More Kids Living With Grandparents

Knowing she isn't alone keeps Debra Hayes encouraged as she raises her grandchild, a role more and more grandparents are taking on despite putting off retirement and having to take care of their own health issues. "It was tough when she was first placed with us," she said. "Now we don't know what we would do without her." Hayes and her granddaughter, Lexi, 4, joined other families for Grandparents Day at the Topeka Zoo in celebration of National Grandparents Day on Sunday. Hayes, who continues to work full-time for the state of Kansas, is a member of the local Grandparent and Caregiver Support Group. She said the group's members have been instrumental in supporting her and her husband as they go through the process of legally adopting and gaining sole custody of Lexi, who has lived with them since February of last year. Sharla Pfeffer started the support group five years ago to let other grandparents like her know they weren't alone in raising their grandchildren and provide information about resources available to them. "So many people are stepping up to the plate in their elder years," she said. "But they ask me, 'Where do I get help?' I want them to know there is hope and help out there for them."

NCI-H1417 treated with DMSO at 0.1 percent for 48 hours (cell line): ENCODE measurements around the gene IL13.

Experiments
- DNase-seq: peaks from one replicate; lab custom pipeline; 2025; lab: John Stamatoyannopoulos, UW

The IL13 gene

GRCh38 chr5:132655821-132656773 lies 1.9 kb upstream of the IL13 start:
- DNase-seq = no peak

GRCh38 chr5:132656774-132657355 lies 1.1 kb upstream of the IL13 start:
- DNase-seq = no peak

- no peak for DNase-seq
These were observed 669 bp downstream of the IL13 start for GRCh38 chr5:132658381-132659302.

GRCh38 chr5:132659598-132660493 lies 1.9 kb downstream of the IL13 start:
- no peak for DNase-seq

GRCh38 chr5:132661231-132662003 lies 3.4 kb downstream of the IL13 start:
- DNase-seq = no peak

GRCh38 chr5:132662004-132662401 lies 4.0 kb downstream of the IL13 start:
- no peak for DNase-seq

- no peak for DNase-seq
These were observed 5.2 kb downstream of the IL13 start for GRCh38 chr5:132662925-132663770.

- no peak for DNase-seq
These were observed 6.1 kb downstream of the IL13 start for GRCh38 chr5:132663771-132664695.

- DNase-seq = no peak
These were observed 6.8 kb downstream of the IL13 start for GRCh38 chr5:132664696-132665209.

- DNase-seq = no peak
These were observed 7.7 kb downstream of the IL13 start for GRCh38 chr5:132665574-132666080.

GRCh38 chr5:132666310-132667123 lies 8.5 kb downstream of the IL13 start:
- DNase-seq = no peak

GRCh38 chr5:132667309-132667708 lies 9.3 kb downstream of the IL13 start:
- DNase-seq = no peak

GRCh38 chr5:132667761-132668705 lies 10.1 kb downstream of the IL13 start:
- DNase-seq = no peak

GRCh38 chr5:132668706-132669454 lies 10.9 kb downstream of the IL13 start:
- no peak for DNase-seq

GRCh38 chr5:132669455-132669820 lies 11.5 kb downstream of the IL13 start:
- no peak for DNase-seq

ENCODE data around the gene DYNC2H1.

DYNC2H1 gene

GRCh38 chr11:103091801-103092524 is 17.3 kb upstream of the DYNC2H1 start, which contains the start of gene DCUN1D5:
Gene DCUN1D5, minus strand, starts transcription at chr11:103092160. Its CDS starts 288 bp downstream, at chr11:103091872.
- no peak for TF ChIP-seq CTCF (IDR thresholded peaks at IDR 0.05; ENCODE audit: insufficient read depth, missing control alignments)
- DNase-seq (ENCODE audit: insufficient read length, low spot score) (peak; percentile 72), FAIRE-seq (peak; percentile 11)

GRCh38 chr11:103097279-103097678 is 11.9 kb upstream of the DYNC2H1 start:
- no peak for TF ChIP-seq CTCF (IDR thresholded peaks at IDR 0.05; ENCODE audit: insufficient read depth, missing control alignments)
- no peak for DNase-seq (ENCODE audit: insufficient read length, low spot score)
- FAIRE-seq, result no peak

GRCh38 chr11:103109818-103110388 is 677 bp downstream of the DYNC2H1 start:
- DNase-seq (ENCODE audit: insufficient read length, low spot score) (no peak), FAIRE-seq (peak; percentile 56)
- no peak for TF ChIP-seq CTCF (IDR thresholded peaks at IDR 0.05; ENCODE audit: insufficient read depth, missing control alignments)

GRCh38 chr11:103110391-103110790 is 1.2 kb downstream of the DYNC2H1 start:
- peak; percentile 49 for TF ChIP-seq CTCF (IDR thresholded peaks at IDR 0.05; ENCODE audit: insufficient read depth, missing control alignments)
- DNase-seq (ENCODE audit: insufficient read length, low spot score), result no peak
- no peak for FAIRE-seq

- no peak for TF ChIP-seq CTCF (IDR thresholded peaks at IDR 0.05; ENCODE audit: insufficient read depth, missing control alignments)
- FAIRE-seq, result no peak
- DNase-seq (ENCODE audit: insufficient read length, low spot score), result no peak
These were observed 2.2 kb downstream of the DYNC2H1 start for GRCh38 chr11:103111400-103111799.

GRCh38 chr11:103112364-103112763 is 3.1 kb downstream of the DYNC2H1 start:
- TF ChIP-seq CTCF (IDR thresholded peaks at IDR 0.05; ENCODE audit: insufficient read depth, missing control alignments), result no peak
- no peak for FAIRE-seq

One source of help, depending eligibility, is the Kansas Department of Social and Rehabilitation Services' Grandparents as Caregivers Assistance Program, which provides financial assistance to grandparents or other adult relatives who are the primary caregivers of children in their custody. Michelle Ponce, SRS spokeswoman, said there are 171 families with a total of 317 children statewide currently enrolled in the program that started in January 2007. She said there are 15 families with a total of 25 children in Shawnee County who receive benefits through the program. Since there are specific age, income and custody guidelines enrollees must meet to quality for the Grandparents as Caregivers program, Ponce said grandparents and other relatives may qualify for another SRS program, Temporary Assistance to Families, also known as the Successful Families Program. "The key differences (between the two programs) are the income and age requirements," she said. "The Temporary Assistance to Families program is another benefit they may be eligible for." Ponce added that the Temporary Assistance for Families program doesn't require the older relative to have sole custody of the children like the Grandparents as Caregivers Program does.

Doug and Marilee Winebrenner, of Meriden, both in their 60s, are the legal guardians of their grandson, Joe, 8, and granddaughter, Jamie, 6. Both agree that taking care of their grandchildren has kept them younger by being involved in Boy Scouts and school activities.

The Winebrenners say they are glad they can be the ones who are raising their grandchildren -- but Doug said that comes with a price.

"We just don't get to be grandparents," he said. "We're always the parent."

Angela Deines is a freelance writer in Topeka. She can be reached at

(c) 2008 Topeka Capital Journal.Provided by ProQuest LLC. All rights Reserved.


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